Once we were enslaved to our past, but God, in His infinite love, completely wiped away our old life and has given us a brand new one with Him.
And once we were utterly oppressed by fear and anxiety, but God, in His abundant grace, made us His sons and daughters, heirs of all His riches and joint heirs with His only Son, Jesus Christ.
(In the church), the way in which we recognize and publicly acknowledge this adoption into the Family of God takes place in the Holy Sacrament of Baptism.
As some of you may recall from your confirmation classes, a Sacrament is an outward and visible sign of an inward and spiritual grace. In other words, a Sacrament is nothing that we deserve nor is it something that we earn through our own efforts, but it is a totally free gift from God.
In our own baptism, whether as an infant, child, or adult, God first reached out to us and said: “through my Son’s death, I have wiped your slate clean and adopted you into my family.”
In other words, God didn’t wait for us to come to Him, instead He first came to you and me in our selfishness, sin and suffering, to show us just how very much He loves us.
Now this can be a difficult concept for many of us to grasp, after all, everything around us says that love must be earned. We must first do something that is pleasing to others.
We must do something that makes us different, unique, and worthy. We must be successful and popular. And then and only then, might we be accepted and loved.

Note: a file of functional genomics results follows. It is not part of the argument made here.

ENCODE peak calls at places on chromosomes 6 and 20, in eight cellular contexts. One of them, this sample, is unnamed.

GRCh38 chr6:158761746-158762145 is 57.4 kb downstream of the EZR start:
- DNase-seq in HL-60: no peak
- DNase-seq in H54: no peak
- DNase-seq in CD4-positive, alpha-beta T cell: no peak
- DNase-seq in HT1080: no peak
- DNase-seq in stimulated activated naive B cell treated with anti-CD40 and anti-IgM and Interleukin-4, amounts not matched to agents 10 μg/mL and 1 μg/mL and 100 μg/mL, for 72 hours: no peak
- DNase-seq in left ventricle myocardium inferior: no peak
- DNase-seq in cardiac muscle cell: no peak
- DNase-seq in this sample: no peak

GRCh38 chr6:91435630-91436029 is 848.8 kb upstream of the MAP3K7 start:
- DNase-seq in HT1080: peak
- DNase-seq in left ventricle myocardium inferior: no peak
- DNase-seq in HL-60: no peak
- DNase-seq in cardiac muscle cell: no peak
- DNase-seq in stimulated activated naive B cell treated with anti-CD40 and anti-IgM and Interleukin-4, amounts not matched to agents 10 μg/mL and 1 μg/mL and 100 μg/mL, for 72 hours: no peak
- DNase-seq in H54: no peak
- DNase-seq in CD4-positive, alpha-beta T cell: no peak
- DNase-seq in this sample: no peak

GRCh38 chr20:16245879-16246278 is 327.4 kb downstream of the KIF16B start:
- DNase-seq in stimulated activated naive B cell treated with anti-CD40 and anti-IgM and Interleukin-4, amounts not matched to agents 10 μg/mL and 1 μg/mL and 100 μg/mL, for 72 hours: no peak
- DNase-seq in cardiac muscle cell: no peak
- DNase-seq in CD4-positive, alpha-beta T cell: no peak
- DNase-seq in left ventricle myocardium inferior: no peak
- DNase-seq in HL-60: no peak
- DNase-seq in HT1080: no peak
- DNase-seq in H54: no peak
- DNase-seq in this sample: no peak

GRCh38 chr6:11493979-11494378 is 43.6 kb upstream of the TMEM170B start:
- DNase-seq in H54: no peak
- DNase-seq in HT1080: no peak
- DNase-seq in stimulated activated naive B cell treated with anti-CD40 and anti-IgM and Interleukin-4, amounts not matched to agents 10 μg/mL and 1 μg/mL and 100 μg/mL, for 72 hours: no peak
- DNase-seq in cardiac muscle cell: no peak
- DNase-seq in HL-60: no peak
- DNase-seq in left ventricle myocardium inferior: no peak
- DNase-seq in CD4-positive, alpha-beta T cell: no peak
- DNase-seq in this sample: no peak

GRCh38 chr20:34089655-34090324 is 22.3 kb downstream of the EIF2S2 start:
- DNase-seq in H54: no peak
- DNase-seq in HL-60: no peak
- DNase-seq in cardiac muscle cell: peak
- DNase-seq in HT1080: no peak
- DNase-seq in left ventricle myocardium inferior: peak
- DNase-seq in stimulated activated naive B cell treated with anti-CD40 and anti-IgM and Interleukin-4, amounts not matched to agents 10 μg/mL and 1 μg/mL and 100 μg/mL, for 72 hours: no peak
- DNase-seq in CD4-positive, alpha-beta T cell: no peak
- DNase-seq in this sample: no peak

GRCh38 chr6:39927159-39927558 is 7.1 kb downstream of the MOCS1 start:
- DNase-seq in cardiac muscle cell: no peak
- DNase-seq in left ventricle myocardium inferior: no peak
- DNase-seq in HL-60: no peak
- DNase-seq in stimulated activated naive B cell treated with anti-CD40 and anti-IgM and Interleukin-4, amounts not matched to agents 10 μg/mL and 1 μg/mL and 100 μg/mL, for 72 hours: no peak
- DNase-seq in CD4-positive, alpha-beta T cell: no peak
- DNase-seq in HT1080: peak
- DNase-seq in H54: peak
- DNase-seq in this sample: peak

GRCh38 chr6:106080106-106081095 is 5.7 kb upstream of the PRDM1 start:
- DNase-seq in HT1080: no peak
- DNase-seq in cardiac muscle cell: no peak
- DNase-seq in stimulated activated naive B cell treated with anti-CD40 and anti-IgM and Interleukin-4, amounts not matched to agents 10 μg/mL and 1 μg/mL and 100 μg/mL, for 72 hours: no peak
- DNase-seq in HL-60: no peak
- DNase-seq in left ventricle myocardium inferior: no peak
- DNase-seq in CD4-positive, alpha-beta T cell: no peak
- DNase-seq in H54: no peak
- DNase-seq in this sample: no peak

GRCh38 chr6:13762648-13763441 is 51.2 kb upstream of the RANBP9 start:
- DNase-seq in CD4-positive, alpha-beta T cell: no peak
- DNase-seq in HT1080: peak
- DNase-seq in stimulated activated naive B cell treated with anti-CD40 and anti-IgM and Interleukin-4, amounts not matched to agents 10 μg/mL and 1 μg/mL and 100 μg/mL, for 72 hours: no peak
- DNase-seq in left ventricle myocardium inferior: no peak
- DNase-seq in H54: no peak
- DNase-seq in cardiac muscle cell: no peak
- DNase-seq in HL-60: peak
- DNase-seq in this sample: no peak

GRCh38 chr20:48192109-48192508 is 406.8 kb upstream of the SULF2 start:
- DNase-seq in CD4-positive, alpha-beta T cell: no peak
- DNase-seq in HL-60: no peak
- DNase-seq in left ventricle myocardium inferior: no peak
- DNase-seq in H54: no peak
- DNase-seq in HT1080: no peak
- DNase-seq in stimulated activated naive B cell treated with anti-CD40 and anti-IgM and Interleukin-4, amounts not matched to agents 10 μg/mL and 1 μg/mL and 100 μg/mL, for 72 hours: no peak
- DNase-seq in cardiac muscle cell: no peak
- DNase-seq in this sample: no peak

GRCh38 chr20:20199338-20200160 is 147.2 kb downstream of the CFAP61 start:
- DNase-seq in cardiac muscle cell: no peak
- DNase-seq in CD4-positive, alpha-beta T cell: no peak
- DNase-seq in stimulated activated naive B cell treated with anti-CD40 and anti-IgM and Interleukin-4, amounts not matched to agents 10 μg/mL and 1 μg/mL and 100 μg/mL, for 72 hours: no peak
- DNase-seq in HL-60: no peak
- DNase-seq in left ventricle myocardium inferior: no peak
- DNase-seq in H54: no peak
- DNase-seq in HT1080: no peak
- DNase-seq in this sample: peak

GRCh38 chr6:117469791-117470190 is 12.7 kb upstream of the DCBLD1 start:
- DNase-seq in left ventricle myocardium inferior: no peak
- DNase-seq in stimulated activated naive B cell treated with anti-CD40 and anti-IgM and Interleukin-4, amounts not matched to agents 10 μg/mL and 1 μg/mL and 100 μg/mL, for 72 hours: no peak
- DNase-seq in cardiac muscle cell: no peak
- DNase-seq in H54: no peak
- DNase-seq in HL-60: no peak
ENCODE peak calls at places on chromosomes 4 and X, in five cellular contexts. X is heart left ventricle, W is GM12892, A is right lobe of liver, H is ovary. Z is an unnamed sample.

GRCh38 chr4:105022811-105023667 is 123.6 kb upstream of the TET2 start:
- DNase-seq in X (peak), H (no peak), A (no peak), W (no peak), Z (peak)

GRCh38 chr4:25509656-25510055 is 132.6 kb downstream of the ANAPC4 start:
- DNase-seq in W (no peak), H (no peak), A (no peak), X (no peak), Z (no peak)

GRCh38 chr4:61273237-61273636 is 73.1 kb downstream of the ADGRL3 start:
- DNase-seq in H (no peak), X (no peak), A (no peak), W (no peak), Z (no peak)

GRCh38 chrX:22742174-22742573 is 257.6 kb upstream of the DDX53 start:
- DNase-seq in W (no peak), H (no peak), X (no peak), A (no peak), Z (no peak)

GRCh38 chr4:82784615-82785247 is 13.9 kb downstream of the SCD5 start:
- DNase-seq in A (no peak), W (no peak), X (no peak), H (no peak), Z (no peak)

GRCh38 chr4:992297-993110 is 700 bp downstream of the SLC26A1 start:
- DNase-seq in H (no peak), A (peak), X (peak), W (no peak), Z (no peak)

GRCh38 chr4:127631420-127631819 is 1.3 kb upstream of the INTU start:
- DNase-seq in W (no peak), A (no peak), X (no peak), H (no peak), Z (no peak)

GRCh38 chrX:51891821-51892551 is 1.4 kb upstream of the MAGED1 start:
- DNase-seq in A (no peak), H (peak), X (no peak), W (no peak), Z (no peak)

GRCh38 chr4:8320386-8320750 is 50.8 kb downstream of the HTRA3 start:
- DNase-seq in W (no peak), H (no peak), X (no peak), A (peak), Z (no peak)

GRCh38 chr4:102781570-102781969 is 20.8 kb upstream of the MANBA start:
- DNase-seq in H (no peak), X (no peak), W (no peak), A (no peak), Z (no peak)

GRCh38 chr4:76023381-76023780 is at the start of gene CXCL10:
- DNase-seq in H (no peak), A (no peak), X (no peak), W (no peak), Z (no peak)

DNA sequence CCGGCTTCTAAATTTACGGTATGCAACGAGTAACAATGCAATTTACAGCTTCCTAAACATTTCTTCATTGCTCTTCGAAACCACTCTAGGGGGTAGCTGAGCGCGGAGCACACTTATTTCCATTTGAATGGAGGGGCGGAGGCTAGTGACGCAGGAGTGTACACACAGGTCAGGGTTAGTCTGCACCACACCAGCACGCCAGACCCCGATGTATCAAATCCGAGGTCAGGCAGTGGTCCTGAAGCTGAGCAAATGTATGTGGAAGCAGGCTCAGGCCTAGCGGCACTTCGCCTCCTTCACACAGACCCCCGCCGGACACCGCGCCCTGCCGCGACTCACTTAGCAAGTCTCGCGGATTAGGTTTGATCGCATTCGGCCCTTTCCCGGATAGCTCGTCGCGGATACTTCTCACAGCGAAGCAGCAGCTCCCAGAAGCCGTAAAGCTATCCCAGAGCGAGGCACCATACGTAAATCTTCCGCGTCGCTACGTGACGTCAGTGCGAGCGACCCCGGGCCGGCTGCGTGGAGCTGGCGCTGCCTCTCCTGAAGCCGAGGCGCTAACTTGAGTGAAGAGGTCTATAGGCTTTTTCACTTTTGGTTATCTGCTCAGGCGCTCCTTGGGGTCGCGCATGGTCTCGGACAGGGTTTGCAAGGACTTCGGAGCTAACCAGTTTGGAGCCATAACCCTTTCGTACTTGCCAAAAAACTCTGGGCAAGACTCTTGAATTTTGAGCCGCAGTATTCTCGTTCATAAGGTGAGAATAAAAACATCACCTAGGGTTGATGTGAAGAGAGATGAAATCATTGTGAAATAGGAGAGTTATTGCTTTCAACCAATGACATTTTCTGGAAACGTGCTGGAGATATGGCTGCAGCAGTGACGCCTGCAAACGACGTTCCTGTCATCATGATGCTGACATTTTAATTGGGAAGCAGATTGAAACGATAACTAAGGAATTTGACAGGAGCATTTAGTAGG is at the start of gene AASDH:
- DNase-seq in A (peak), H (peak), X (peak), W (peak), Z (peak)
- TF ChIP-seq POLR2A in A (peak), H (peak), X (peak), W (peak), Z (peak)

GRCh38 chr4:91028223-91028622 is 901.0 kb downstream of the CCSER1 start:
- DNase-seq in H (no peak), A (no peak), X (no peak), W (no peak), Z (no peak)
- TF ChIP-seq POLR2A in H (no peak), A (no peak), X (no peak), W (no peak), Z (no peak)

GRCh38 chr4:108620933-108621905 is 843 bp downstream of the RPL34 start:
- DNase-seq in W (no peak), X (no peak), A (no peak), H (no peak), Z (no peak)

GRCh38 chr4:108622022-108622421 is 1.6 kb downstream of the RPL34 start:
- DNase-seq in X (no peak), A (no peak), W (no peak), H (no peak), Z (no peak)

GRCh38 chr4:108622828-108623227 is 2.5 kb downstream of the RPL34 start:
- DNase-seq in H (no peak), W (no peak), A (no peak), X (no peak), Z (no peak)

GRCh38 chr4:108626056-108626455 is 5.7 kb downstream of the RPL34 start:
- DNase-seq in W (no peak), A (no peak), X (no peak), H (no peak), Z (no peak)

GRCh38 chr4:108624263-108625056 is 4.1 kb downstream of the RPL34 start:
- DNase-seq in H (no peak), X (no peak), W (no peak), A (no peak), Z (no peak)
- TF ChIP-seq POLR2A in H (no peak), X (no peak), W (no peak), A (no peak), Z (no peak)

However, what happens in the Sacrament of Baptism is the exact opposite of this. Just as a loving parent first seeks to adopt a child, through our baptism we recognize that God has first chosen and loved us and called us into His kingdom.
The beautiful mystery found in the Sacrament of Baptism is not so much that we give our children or ourselves to God, but that God first chooses to adopt us as His own beloved children.
This is one of the reasons why we baptize infants (like little Peter Ellwanger this morning) in the Episcopal Church. Because before they do anything good or deserving, they are marked as Christ’s own forever.
We tell them that they are beloved children of God, because God first reached out to them and that sin, fear and anxiety are only symptoms of them forgetting who they really are: “children of God.”
The good news is: when we remember that we are beloved children of God; when we remember that we are unconditionally loved by the One who brought everything into existence, our entire outlook on life will begin to change. For when we see ourselves in this new and different light, with Gods’ grace, we will also come to see others in a different light.
During the dark days of the apartheid regime in South Africa, Desmund Tutu, speaking to a group of white Afrikaner businessmen said, “my fervent wish for you is that one day you will come to know just how much God loves each of you. For when you comprehend that, you will be able to see how much God loves other people as well.”
Today, may we remember who we are and reach out to others with the same love that God has already shown us, so that they too may hear those powerful words: “you are the children of God: and if children, then heirs, heirs of God, and joint heirs with Christ.”
 Frey, William C. “The Dance of Hope” Pg. 6
 Barclay, William. “The Letter to the Romans” The Daily Study Bible Series, pg. 106
 Frey, William C. “The Dance of Hope” Pg. 138